The presence of the Museum of the Confederacy makes Richmond a perfect location for a really first rate telling of the story of slavery. It could be a flop if badly done, but if done well it could be a terrific attraction and a great educational tool.

dwick said...

David - I didn't say Cincinnati's Freedom Center wasn't well done... it has won national and international acclaim for creating the first permanent, museum-quality exhibit examining contemporary slavery. And it on average draws ~30000 more people annually than the median attendance for museums across the country. I don't doubt what you say about Richmond's Museum of the Confederacy is true - I'm a history buff myself. But whether the Museum of the Confederacy, the Freedom Center or any other similar type projects are 'good business' are entirely different matters. The fact is the drawing power and economic impact to communities are more often than not significantly over-sold for these types of projects to secure public $ and support - at least some of that public $/support playing upon political-correctness, 'white guilt', etc. The Freedom Center building is HUGE sitting relatively empty most of the year occupying 3X the justifiable amount of extremely valuable and highly desirable downtown riverfront property adjacent to the Bengals and Reds stadiums. I'm just saying 'Caveat Emptor' to communties being wooed by the 'good business' siren song attached to proposals for projects of this type.

ken in sc said...

Here are some things you might not know. There were over 200 black slave owners in the 1860 census in South Carolina—that is to say blacks who owned slaves. There were black plantation owners in Louisiana, whose wives were raped and plantations burned because Union soldiers could not believe that blacks would be allowed to own such property. Mennonite and Amish families lived throughout North and South Carolina in the 1850s. They did not support slavery or the Confederacy, yet their farms were burned and their cattle killed by the Union army. They have only recently started coming back home. The Cherokee nation sided with the Confederacy because they had always held slaves, even before Europeans came to America. They lost part of their territory in Oklahoma to provide '40 acres and a mule' to freed slaves, as a result. There are some 100% black towns in Oklahoma today because of this.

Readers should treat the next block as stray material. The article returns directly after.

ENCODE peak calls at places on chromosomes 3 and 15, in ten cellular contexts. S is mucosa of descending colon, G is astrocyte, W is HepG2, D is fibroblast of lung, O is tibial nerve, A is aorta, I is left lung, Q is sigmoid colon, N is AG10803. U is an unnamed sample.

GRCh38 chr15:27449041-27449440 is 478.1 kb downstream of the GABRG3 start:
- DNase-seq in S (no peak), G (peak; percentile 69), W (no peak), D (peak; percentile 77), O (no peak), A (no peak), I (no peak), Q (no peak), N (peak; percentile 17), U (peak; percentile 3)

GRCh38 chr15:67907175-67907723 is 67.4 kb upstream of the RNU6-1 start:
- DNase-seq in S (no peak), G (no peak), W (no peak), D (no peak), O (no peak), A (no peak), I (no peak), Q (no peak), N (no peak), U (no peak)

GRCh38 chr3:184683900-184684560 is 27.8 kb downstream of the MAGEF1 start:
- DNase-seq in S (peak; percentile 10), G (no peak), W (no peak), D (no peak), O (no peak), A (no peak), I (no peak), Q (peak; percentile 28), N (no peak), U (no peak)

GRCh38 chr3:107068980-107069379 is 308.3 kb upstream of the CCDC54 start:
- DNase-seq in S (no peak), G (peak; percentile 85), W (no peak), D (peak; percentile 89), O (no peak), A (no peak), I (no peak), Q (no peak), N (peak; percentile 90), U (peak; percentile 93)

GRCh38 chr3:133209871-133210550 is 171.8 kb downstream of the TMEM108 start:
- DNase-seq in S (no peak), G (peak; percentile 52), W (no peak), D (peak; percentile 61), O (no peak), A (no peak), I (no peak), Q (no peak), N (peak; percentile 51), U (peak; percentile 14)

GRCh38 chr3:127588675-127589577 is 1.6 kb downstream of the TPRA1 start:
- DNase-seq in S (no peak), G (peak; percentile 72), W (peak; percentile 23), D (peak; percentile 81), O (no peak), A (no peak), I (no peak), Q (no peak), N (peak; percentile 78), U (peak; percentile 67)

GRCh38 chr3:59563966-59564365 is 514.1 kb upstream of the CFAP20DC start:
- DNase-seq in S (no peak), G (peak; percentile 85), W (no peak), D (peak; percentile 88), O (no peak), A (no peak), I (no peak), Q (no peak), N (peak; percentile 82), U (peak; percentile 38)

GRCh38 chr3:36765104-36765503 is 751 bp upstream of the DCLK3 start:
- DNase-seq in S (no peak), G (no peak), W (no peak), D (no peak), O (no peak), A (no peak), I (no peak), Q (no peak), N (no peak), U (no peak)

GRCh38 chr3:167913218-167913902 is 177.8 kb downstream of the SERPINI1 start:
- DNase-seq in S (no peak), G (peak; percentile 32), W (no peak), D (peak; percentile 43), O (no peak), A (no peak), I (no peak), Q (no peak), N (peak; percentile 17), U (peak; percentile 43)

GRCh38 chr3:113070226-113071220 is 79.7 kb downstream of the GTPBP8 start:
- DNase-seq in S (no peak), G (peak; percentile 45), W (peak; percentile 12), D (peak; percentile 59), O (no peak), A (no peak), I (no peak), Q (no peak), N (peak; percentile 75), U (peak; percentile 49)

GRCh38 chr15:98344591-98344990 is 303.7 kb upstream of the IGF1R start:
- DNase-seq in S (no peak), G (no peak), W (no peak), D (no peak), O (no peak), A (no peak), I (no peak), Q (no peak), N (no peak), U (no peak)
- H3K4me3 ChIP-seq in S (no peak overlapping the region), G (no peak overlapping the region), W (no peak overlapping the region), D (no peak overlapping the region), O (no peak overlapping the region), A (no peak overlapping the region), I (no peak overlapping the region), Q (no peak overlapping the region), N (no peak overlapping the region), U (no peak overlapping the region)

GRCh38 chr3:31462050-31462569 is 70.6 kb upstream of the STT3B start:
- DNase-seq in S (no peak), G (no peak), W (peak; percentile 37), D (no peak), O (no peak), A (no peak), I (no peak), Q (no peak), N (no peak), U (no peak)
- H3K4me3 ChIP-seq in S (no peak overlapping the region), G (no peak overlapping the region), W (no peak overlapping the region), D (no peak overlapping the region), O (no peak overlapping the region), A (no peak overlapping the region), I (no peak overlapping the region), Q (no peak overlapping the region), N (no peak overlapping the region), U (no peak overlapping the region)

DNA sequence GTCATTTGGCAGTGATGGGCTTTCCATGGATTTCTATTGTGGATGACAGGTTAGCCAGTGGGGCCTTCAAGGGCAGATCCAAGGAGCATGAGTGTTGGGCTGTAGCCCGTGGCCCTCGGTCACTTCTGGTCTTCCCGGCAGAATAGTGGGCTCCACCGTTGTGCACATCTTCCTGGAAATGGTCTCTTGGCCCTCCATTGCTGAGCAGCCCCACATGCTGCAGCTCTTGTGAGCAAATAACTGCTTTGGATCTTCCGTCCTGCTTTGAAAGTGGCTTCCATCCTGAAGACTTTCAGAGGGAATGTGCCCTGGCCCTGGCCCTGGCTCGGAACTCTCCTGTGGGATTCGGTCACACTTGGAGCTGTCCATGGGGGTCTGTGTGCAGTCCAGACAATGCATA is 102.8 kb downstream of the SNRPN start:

This has been your History Moment provided by your retired history teacher.

William said...

I've read that slavery was not abolished in Indian lands until the 1880's.........The history of slavery is not an edifying story. In this country, whites are the most guilty party, but they can claim some credit for having fought a bloody war--the bloodiest in our history--to eradicate it....A lot of white people hated slavery, not because they loved Africans but because they feared that there might be a twist of the knife and they could end up sold into slavery. My immediate ancestors were far more likely to be indentured servants than slave owners. I've got no reason to feel guilty about slavery, but the subject makes me uncomfortable...... In any event the abolitionist movement did not start among Africans in Africa. Black people should also feel a certain amount of unease when the subject of slavery is raised.

Rusty said...

In 1860, 90% of all slaves in America were black.

Yep, and there was a time in North America when the majority of slaves were indentured white men.
The first black slaves were brought here by the early french explorers.